In addition to federal laws and guidelines that apply to mortuary workers, mortuary practices and workers may also be subject to a variety of state, tribal, territorial, and local regulations. Consult officials or licensed attorneys in your jurisdiction for additional guidance on laws that affect mortuary practices. CDC recommends close collaboration with public health officials in the state or local jurisdiction, as well as with the licensed funeral director who has agreed to accept the bagged remains, to safely implement each step of the process.

Key Points

  • Ebola virus can be transmitted in postmortem care settings through unsafe handling of remains.
  • Ensure that only personnel trained in handling infected human remains and wearing recommended PPE touch or move any remains that contain Ebola virus.
  • Do not wash or clean the body.
  • Do not embalm the body.
  • Do not perform an autopsy. If an autopsy is necessary, consult the state health department and CDC regarding necessary precautions.
  • Do not remove any inserted medical equipment from the body such as intravenous (IV) lines, endotracheal or other tubing, or implanted electronic medical devices.
  • Cremate the body. If cremation cannot be done because of safety concerns, the body should be buried in a standard metal casket or other comparable burial method.

Definitions for Terms Used in this Guidance

If a hospital has a patient with EVD, hot and cold safety zones should already be established. Thus, hospitals with an Ebola-related death should be familiar with the following terminology.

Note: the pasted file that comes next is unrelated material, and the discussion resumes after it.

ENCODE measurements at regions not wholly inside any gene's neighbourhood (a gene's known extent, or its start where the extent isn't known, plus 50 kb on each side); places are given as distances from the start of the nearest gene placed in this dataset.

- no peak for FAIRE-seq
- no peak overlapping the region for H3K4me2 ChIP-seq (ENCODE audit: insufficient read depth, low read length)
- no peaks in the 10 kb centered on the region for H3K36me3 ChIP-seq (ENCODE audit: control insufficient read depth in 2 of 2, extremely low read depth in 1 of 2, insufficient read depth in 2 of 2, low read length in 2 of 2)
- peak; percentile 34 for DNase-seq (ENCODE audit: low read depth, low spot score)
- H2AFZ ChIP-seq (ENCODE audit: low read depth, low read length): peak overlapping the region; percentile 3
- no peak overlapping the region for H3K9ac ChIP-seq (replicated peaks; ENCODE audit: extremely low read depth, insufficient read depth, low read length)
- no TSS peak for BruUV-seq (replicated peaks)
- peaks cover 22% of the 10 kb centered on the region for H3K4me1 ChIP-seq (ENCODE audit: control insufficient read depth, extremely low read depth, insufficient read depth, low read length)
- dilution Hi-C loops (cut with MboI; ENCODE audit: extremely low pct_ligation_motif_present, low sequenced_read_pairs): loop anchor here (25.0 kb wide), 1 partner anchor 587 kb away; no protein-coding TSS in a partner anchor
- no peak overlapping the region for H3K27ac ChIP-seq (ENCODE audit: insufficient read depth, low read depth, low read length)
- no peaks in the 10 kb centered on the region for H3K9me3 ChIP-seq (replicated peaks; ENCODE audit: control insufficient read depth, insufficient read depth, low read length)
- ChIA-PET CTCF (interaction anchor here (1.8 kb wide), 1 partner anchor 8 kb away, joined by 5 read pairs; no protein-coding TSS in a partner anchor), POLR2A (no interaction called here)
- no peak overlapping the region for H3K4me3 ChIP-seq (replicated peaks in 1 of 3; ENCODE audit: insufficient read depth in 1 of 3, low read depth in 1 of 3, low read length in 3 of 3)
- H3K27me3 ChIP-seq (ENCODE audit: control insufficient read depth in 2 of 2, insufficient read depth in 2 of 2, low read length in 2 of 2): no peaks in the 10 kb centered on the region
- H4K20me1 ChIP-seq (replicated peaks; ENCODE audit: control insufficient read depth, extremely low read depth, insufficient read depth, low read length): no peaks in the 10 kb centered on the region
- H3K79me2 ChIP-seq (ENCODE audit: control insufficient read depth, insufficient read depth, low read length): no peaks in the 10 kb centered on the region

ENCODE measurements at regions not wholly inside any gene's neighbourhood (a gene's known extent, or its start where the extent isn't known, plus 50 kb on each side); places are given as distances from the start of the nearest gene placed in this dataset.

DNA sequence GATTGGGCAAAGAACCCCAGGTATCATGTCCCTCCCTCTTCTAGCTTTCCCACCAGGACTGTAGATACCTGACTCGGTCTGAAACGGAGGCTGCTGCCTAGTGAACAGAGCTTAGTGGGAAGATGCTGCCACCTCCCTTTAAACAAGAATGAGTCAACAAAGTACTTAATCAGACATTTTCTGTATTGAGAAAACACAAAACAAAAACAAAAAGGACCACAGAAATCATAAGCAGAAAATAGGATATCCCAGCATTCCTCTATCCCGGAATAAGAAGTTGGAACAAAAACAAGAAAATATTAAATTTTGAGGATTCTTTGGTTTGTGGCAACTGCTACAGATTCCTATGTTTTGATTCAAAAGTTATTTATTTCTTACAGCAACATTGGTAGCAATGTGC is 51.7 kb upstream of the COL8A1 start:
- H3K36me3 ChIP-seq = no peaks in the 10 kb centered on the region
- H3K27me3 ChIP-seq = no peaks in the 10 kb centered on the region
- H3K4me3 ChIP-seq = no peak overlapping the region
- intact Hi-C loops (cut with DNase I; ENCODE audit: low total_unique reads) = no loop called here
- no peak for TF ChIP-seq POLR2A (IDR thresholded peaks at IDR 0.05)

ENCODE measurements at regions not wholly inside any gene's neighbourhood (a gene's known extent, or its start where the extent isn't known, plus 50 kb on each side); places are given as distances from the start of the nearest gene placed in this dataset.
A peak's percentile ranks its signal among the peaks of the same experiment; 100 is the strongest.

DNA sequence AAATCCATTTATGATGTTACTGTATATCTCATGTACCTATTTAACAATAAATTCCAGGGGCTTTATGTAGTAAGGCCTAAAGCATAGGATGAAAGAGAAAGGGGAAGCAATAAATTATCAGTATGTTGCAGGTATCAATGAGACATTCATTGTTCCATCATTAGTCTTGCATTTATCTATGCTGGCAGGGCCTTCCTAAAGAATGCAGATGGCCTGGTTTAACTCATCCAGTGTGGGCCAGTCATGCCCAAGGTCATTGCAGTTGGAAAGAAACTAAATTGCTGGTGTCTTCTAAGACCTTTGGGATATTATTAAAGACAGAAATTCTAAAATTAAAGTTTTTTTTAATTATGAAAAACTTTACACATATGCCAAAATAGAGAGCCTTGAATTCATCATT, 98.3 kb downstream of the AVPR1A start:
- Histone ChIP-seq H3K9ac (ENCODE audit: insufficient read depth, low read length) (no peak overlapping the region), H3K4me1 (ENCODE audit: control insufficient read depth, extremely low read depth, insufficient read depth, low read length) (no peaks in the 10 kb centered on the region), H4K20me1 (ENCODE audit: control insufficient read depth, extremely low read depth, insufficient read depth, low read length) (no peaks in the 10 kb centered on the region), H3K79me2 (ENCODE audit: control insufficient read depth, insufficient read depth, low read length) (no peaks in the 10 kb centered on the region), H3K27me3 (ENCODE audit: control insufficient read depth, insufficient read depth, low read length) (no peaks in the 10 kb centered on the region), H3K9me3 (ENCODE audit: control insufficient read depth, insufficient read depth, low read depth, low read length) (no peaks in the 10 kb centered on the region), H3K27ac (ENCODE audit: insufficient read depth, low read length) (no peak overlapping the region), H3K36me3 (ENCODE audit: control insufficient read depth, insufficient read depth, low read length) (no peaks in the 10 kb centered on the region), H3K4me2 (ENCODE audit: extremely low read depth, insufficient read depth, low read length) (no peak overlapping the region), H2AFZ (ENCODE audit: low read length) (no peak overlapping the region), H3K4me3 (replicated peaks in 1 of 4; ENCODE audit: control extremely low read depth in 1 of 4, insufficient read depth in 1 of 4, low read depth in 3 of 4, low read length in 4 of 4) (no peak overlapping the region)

• Hot zone – contaminated area that includes the patient treatment room. Only workers wearing PPE that conforms to CDC’s Guidance on Personal Protective Equipment for Healthcare Workers are allowed to be in this area.
  • Cold zone – noncontaminated area used for planning and staging. Only workers who have not entered the hot zone or who have properly doffed their PPE after being in the hot zone are permitted in the cold zone. Workers put on clean PPE in the cold zone under the direction of a trained observer.
  • Cremation – the act of reducing human remains to ash by intense heat.
  • Leakproof bag – a body bag that is puncture-resistant and sealed in a manner to contain all contents and prevent leakage of fluids during handling, transport, or shipping.

Equipment List

The following equipment should be used in the hot zone:

  • Hospital gurney containing three pre-opened cremation-compatible body bags with the following specifications: